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The U.S. Bureau of Land Management has 30 days to move more than 1,100 wild horses out of state after the Utah Department of Corrections terminated its Wild Horse & Burro Program, ending a seven-year partnership with the federal agency.
Corrections officials said the program was burning a hole in their budget, that what was meant to be self-sustaining had become a financially unfeasible enterprise.
But BLM insisted Friday that not only had it done its part to support the program at the Gunnison prison in central Utah, but an audit last year revealed the federal government had overpaid Utah by about $2 million since the program's introduction in April 2007.
Hanging in the balance of this disagreement are 1,126 horses and 11 to 17 inmates who care for the wild mustangs kept on a 40-acre parcel of prison land.
BLM has until Oct. 6 to remove the horses. The agency hasn't yet determined where they'll go areas in Arizona, California and Nevada are being considered to house a majority of the mustangs.
About 50 will stay behind in Axtell, Utah, though the state has nearly 4,000 wild horses more than double the number the BLM has designated as Utah's upper limit.
Iron and Beaver county commissioners and ranchers in the Blawn Wash area whose livestock compete for forage have been pushing BLM to bring wild horse numbers down.
But the agency was reluctant to do roundups of wild horses in the West this year due to a low demand for horse adoptions. Nearly 50,000 horses are already being kept in holding pastures in the Midwest.
In late July, BLM removed 143 horses from Beaver County's Wah Wah Mountains, and during the roundup, a yearling filly and 7-year-old mare died.
Tom Gorey, public information officer for the BLM, declined to get into specifics about where the more than 1,100 horses currently corralled at Gunnison would be going or how they would be moved.
Although ballooning numbers of wild horses are stretching BLM resources to their limits, the sites the agency is considering are all "near capacity" but not full.
According to an audit conducted by U.S. Office of Inspector General, $2,004,553 in funding from the BLM to the state's Department of Corrections were found to be either questionable or unsupported meaning Utah failed to adequately document or justify how such monies were used.
Auditors, who completed their investigation a year ago, noted that the financing structure of the Wild Horse & Burro program had changed over time: Initially, BLM reimbursed Utah for each horse held at the Gunnison facility at a rate of $2.75 per head per day. That amount rose over time, with the most recent rate being $3.55.
After the government learned of the $2 million that is allegedly unaccounted for in contractual services, equipment rental costs, building and ground fees and depreciation the agency restructured its financial agreement with Utah into a reimbursement-based system.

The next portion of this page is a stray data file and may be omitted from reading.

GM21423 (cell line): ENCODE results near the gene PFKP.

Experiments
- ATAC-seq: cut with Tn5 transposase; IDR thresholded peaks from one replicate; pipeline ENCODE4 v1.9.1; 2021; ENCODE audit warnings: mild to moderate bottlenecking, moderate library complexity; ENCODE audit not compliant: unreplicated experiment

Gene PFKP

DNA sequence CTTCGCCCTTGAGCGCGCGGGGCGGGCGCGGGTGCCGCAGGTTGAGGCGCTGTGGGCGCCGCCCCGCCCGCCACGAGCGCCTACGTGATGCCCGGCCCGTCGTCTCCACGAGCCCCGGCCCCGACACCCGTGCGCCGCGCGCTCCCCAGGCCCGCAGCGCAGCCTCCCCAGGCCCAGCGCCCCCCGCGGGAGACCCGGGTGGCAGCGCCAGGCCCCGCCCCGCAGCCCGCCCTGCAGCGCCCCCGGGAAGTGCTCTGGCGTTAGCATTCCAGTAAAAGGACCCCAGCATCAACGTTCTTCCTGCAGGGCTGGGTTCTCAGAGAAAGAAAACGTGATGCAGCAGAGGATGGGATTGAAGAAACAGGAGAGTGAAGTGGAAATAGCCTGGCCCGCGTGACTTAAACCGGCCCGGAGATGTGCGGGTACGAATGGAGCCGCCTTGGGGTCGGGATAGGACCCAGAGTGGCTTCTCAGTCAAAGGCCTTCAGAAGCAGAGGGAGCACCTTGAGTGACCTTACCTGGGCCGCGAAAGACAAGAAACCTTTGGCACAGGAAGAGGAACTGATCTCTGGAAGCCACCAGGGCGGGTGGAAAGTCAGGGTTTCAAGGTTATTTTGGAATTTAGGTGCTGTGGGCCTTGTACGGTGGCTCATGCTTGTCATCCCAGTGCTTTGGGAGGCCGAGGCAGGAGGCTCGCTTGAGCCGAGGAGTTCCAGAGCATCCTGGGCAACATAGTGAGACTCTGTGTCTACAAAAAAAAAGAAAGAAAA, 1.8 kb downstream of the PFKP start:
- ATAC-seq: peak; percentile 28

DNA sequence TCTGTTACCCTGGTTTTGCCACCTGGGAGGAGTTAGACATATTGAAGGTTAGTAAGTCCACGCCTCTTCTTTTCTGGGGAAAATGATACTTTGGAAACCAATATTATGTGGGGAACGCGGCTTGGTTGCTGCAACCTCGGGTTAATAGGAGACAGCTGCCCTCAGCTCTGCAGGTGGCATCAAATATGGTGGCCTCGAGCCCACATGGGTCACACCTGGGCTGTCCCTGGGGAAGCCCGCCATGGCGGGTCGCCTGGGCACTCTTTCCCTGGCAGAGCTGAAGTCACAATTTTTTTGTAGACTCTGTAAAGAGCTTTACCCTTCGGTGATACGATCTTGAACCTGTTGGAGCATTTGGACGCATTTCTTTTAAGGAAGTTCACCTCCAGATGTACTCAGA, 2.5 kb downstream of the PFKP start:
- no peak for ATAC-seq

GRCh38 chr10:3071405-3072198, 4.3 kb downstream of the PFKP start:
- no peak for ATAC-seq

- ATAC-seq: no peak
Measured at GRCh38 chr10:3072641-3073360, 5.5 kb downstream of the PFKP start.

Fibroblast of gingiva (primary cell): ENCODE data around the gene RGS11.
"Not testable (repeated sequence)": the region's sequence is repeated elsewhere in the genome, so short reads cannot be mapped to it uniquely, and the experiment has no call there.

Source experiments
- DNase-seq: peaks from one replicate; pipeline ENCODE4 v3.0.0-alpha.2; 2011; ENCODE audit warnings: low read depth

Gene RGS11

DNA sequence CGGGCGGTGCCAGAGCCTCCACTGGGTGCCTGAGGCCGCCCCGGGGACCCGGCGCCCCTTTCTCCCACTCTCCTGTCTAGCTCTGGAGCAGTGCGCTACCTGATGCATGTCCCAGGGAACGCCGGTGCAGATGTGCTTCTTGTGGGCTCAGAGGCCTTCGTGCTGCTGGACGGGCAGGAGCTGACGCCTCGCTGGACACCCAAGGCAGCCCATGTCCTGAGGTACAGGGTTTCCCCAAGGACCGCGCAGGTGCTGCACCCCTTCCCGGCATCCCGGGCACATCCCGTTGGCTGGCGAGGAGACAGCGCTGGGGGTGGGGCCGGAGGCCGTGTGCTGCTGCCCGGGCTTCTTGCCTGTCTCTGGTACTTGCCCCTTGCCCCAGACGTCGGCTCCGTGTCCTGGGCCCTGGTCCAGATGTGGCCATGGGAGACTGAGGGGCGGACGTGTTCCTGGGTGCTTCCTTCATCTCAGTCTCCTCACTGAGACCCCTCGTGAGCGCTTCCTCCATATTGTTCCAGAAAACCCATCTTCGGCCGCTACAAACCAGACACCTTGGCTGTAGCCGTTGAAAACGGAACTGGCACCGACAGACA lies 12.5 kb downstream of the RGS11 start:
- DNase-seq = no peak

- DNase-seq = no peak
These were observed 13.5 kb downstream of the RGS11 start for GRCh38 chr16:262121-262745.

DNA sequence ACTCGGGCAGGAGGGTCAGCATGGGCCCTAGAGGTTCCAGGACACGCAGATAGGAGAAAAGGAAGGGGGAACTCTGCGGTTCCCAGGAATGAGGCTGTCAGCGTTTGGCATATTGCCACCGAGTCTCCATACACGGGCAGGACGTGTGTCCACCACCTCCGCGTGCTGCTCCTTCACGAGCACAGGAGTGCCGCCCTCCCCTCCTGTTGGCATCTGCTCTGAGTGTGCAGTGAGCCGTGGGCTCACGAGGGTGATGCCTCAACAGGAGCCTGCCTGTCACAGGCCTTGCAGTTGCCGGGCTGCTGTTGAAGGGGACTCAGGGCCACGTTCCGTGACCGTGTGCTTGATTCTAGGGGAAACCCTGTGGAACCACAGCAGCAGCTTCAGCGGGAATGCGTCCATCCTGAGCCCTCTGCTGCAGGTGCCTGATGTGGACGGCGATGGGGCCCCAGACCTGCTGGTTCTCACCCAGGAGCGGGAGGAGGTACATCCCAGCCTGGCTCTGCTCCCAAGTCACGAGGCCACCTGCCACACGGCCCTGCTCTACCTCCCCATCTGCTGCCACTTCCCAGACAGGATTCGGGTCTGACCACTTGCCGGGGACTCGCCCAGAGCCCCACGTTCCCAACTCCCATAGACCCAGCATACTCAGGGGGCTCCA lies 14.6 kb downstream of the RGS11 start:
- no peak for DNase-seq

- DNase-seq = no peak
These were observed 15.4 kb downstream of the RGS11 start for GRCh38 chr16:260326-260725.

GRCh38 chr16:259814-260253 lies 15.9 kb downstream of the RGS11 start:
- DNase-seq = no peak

That means that for every dollar Utah spent on the program, the state was tasked with documenting its purchases and the BLM would reimburse them accordingly.
Mike Haddon, the deputy director of administrative services for the Utah Department of Corrections, said the bureau refused to reimburse them for certain purchases and declined requests necessary to the program's survival.
"As a state agency that depends on tax dollars, we cannot operate programs at a loss," Corrections Director Rollin Cook said in the Friday statement. "We are disappointed that the challenges could not be overcome. We plan to invest our efforts in expanding other existing evidence-based programs and setting up new programs that prepare an even greater number of inmates to re-enter society with relevant, more employable skills."
The two agencies will continue to work together to settle any outstanding debts or monies owed between them, officials said.
"This program was never intended to be a money-maker for any party," Gorey said. "The benefit to Utah is they get a rehab and job-training program in place for their inmates. ... It's a shame the program is being shut down over a disagreement over the expenses covered and billed."
It was not yet known what new programs might replace the Wild Horse & Burro Program or how the Gunnison prison would repurpose its 40-acre facilities.
The Wild Horse & Burro Program has been operational at the Gunnison prison since April 2007. Three supervising officers and a rotating crew of 11 to 17 inmates cared for the wild mustangs kept there. The BLM also had one person assigned to the program.
Through that program, as well as an Internet-based adoption program, approximately 34 horses were adopted each year on average from the Gunnison facility.
Gorey said the BLM works with several states to run similar programs at correctional facilities around the country.
"I think anyone who has observed this up close and personal sees the benefit," Gorey said. "You have inmates learn a lot of patience training horse is not easy and really seem to bond with the horse, they learn how to take care of something outside of themselves."
BLM officials said they will hire a non-governmental agency to conduct another audit of their finances and arrangement with Utah's corrections system.
The American Wild Horse Preservation Campaign called for an "across-the-board hold" on BLM's horse program after news of its financial disagreement with Utah broke. In a news release, the group alleges widespread "corruption, mismanagement and incompetence."
Utah corrections officials said they would "work with BLM" should the agency be unable to move all 1,100 horses by its Oct. 6 deadline.